(better pictures on wikipedia than I could shoot)

right near the main cathedral,

and only a short walk from all the templer order churches,

was last night the home of what serious vocal music lovers dream about:

After many nights of freezing in modern churches with flat sound or no atmosphere,

in this perfect perfect church was:

Singer Pur-

a sextett-

make that a singers’ dream sextett,

one female soprano,

five males-

(THREE Tenors- be still my heart- baritone, bass)

correct dignified concert black

and some of the best voices anywhere.

From Palestrina to Schutz to Bach, Brahms, and Richard Strauss,

from ancient Chinese-

sung in ancient Chinese-

to the American folk song Shenandoah,

in correct Engslish, of course,

they wowed the audience.

Who found it hard not to clap between linked pieces.

And to sing along to Sting and Billy Joel.

And most in their own arrangements.

German readers: it will be broadcast on SWR on the 11 of Feb next year.

Sad was only that the church was so small.

(And the organ gallery off limits due to a historical Stumm organ)

And perhaps also that the church was the right size for the number of those willing to show up.

Which was reflected in the fact that:

on the home we were stopped and asked,

by a very young and friendly team of police,

to take part in a drug and alcohol control inspection.

When they saw our clothes, and heard that we had been at a Singer Pur concert,

“church concert?”

“yes”

and we were waved through.

And the best part was that,

on the way home,

I suddenly remembered.

The policewoman in the team had sung for a couple of weeks in the police choir I conducted

before she was transferred to Frankfurt

for further training.

Voices reaching out to voices.

Hey, you never know when a singer is going to cross your path.

copyright Dunnasead.co 2016

And Gutenberg Lived Here: Hey, Guys- So Which Genius Invented A Parsley Anniversary Already?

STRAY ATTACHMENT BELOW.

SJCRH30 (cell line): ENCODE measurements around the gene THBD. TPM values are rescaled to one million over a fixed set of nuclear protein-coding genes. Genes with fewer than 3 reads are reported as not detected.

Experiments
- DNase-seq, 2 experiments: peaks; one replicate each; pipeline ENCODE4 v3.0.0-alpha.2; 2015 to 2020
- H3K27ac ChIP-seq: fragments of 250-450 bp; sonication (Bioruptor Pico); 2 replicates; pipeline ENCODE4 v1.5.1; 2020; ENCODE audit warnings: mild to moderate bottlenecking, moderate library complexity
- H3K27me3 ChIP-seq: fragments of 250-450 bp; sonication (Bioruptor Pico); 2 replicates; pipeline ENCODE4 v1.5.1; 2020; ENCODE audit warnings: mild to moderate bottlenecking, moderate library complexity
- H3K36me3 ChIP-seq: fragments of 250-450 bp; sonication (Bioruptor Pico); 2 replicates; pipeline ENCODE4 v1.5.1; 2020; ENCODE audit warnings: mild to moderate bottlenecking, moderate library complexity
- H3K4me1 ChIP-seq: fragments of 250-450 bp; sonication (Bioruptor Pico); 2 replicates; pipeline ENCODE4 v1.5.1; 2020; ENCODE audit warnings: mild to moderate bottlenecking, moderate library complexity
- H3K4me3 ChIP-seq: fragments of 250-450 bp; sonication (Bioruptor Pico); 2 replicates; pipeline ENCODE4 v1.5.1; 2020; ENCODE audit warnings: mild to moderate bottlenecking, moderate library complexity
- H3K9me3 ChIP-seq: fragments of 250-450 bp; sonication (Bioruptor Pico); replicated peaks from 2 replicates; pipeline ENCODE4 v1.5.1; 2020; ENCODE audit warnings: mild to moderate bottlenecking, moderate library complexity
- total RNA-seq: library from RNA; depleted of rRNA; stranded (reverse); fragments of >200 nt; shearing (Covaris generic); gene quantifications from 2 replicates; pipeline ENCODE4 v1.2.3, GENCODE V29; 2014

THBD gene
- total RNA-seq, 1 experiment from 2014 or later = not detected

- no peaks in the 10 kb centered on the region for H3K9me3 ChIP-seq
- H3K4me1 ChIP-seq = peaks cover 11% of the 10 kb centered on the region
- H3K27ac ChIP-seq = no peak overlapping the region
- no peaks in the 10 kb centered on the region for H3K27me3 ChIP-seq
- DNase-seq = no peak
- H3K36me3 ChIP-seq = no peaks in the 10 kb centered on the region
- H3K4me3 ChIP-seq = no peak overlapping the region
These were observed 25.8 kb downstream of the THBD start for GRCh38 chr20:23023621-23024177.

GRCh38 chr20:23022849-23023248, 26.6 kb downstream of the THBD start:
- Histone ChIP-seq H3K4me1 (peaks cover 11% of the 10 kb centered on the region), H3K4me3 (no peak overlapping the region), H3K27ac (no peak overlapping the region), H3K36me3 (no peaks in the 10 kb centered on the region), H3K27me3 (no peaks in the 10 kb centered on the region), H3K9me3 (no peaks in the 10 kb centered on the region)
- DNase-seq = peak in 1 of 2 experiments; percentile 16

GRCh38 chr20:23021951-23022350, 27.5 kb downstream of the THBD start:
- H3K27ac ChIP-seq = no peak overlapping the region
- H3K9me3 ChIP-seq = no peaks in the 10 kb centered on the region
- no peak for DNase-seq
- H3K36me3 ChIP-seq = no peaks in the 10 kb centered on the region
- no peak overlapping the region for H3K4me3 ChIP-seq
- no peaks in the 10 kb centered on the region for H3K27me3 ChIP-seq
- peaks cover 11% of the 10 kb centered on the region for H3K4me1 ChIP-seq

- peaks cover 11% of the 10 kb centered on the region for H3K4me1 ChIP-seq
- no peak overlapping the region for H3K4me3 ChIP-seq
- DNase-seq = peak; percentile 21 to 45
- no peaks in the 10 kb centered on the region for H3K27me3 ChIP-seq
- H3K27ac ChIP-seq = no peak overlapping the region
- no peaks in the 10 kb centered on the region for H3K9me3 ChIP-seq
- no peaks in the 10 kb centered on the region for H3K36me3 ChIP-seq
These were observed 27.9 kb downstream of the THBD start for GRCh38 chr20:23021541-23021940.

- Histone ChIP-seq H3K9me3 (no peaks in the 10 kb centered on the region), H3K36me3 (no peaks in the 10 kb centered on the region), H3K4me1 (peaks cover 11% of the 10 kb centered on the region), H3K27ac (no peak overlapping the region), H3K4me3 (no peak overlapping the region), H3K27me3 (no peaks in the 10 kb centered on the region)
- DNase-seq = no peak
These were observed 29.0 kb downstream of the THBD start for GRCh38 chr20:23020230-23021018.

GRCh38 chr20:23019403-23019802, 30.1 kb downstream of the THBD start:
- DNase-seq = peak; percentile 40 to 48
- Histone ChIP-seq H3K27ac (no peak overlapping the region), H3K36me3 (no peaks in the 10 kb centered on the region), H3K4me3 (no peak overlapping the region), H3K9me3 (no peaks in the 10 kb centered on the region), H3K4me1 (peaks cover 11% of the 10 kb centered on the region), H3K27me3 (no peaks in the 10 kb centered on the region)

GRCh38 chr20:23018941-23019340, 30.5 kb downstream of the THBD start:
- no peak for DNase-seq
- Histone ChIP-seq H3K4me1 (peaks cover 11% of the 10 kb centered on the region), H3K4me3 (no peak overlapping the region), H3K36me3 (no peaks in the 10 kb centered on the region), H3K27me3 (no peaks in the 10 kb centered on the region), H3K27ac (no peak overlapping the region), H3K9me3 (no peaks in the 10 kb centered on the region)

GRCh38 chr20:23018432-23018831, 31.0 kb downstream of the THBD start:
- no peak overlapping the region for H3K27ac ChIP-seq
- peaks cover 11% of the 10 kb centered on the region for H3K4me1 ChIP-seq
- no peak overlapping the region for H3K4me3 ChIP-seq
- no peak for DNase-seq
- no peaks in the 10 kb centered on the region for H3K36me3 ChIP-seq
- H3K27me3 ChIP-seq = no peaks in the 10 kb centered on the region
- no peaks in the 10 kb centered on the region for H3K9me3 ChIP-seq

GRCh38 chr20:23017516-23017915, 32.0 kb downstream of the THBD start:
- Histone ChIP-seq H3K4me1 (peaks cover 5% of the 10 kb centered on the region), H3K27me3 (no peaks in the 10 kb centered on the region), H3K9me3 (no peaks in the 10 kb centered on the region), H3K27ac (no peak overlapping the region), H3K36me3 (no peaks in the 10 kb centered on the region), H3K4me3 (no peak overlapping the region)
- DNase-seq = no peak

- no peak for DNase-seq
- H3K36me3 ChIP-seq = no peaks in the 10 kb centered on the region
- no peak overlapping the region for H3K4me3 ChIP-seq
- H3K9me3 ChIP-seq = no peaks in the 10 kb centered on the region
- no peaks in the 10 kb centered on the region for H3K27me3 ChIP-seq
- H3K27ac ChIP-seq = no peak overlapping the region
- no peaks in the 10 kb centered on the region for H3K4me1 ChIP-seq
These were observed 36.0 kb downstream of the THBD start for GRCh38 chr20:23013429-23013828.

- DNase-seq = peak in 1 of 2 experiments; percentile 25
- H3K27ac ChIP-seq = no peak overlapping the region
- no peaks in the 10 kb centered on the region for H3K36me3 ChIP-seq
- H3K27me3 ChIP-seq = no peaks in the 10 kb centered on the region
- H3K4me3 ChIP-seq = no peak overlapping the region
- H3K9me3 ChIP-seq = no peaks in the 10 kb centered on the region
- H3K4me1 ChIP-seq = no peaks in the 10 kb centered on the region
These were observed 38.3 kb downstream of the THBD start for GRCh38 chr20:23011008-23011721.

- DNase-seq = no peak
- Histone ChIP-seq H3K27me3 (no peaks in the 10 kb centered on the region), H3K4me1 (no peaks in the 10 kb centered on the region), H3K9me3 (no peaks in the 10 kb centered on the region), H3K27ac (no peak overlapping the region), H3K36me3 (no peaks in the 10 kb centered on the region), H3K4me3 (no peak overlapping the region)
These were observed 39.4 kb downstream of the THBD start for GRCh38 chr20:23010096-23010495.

Today is our anniversary.

And a so-called round anniversary at that.

No, not parsley

which is twelve and a half.

(yes, I know, but believe it or not,

Germans,

as apparently the only ones in the world,

I sincerely hope,

celebrate 12 1/2 by tacking a pound and a half of parsley on the bride

with a hatpin the size of a small sword.

And if you wonder where Dr Who got the idea for the celery boutoniere…)

So back to the anniversary.

Which also isn’t aluminum

(thirty-seven and a half.)

And what exactly does  that mean?

A box of aluminum foil?

the wing off a plane?

One of those aluminum pots

which can’t be used in a micro.

And which supposedly causes Alzheimer’s.

(So you can’t remember how many dishes you have washed in the last …..years?)

Not that it’s about things.

Well, sometimes it’s about things.

Like the famous toothpaste tube cap.

But mostly,

It’s about memories.

Like washing dishes.

After a party with forty friends.

And singing at the top of your lungs

while your husband sleeps the sleep of the host who keeps up with his guests in cups of the good stuff.

But it is also about cups of tea,

served, if you are lucky,

by a naked butler,

named Harald,

when you are too exhausted to get out of bed.

Or are celebrating a special remembrance day

with the good tea you dragged back from a trip to London.

Which reminds you each time you brew

of the bizarre little things that make up a marriage.

Like a huge lightning storm in a park where you took shelter in a tea room

and almost drowned in the stuff,

good as it was,

while trying to wait out the storm.

Working an extra concert you don’t really want to do

to pay for a present for a fifth anniversary.

Or taking a walk in the snow,

trying a shortcut,

and being chased through waist-high snow

by huge German shepherds

the dogs, not the people,

although the others also exist,

as you try to climb a fence to get out of a lumber yard

before the dogs make wood pulp out of you.

Or all the funerals,

and operations,

and cheap vacations as students

that turned out to be pure gold in the memory department,

and drew you both closer over the years.

And the math conferences where you are seated by languages you speak

and end up confused in six languages at the same time

because you don’t know the French for a Cauchy sequence.

Or the concerts, concerts, concerts.

In freezing churches,

freezing cathedrals,

over-heated halls,

standing in front of a huge majestic altar in long ski underwear,

(under floor-length black, of course)

since you are standing on an air vent leading to the unheated catacombs,

and hoping against hope you get done in time before something down there decides to explode.

Or one of the bishop’s hats (with skull)

drops on you.

Interesting, exotic, bizarre, weird,

sometimes tedious,

often at the edge of my strength,

but

all in all,

I think I’d do it all again.

Happy anniversary, love.

copyright Dunnasead.co 2016